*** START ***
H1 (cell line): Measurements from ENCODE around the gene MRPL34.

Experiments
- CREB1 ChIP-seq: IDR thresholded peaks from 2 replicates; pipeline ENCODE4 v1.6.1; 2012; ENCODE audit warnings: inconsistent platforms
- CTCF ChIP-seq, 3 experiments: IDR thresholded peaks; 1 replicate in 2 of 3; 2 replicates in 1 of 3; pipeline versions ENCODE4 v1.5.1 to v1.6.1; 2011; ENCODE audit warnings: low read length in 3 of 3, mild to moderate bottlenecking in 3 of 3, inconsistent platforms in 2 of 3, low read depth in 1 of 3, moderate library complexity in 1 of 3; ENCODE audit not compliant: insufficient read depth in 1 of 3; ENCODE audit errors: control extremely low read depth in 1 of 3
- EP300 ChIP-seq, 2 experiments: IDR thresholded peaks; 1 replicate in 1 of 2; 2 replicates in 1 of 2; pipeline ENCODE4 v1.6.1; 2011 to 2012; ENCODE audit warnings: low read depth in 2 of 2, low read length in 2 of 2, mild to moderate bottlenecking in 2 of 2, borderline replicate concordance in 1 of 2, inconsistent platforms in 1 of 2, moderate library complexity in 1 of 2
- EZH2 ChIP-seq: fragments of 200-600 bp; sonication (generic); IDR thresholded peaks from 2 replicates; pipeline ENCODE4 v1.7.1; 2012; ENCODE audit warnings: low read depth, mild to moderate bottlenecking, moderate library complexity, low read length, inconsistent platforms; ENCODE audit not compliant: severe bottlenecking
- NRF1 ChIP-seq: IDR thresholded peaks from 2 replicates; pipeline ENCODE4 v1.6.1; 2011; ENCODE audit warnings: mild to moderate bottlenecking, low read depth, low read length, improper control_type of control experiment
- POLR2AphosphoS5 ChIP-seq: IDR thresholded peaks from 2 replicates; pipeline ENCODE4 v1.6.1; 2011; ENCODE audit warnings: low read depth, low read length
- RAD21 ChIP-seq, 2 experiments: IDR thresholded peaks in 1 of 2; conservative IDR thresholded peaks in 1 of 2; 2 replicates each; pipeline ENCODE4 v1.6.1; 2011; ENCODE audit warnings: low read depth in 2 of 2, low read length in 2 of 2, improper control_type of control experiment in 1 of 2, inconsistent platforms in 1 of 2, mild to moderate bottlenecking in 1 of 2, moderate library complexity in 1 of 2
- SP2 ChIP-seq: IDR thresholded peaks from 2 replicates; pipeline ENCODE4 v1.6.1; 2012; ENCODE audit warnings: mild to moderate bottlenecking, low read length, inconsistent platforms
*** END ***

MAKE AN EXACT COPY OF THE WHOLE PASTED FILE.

H1 (cell line): Measurements from ENCODE around the gene MRPL34.

Experiments
- CREB1 ChIP-seq: IDR thresholded peaks from 2 replicates; pipeline ENCODE4 v1.6.1; 2012; ENCODE audit warnings: inconsistent platforms
- CTCF ChIP-seq, 3 experiments: IDR thresholded peaks; 1 replicate in 2 of 3; 2 replicates in 1 of 3; pipeline versions ENCODE4 v1.5.1 to v1.6.1; 2011; ENCODE audit warnings: low read length in 3 of 3, mild to moderate bottlenecking in 3 of 3, inconsistent platforms in 2 of 3, low read depth in 1 of 3, moderate library complexity in 1 of 3; ENCODE audit not compliant: insufficient read depth in 1 of 3; ENCODE audit errors: control extremely low read depth in 1 of 3
- EP300 ChIP-seq, 2 experiments: IDR thresholded peaks; 1 replicate in 1 of 2; 2 replicates in 1 of 2; pipeline ENCODE4 v1.6.1; 2011 to 2012; ENCODE audit warnings: low read depth in 2 of 2, low read length in 2 of 2, mild to moderate bottlenecking in 2 of 2, borderline replicate concordance in 1 of 2, inconsistent platforms in 1 of 2, moderate library complexity in 1 of 2
- EZH2 ChIP-seq: fragments of 200-600 bp; sonication (generic); IDR thresholded peaks from 2 replicates; pipeline ENCODE4 v1.7.1; 2012; ENCODE audit warnings: low read depth, mild to moderate bottlenecking, moderate library complexity, low read length, inconsistent platforms; ENCODE audit not compliant: severe bottlenecking
- NRF1 ChIP-seq: IDR thresholded peaks from 2 replicates; pipeline ENCODE4 v1.6.1; 2011; ENCODE audit warnings: mild to moderate bottlenecking, low read depth, low read length, improper control_type of control experiment
- POLR2AphosphoS5 ChIP-seq: IDR thresholded peaks from 2 replicates; pipeline ENCODE4 v1.6.1; 2011; ENCODE audit warnings: low read depth, low read length
- RAD21 ChIP-seq, 2 experiments: IDR thresholded peaks in 1 of 2; conservative IDR thresholded peaks in 1 of 2; 2 replicates each; pipeline ENCODE4 v1.6.1; 2011; ENCODE audit warnings: low read depth in 2 of 2, low read length in 2 of 2, improper control_type of control experiment in 1 of 2, inconsistent platforms in 1 of 2, mild to moderate bottlenecking in 1 of 2, moderate library complexity in 1 of 2
- SP2 ChIP-seq: IDR thresholded peaks from 2 replicates; pipeline ENCODE4 v1.6.1; 2012; ENCODE audit warnings: mild to moderate bottlenecking, low read length, inconsistent platforms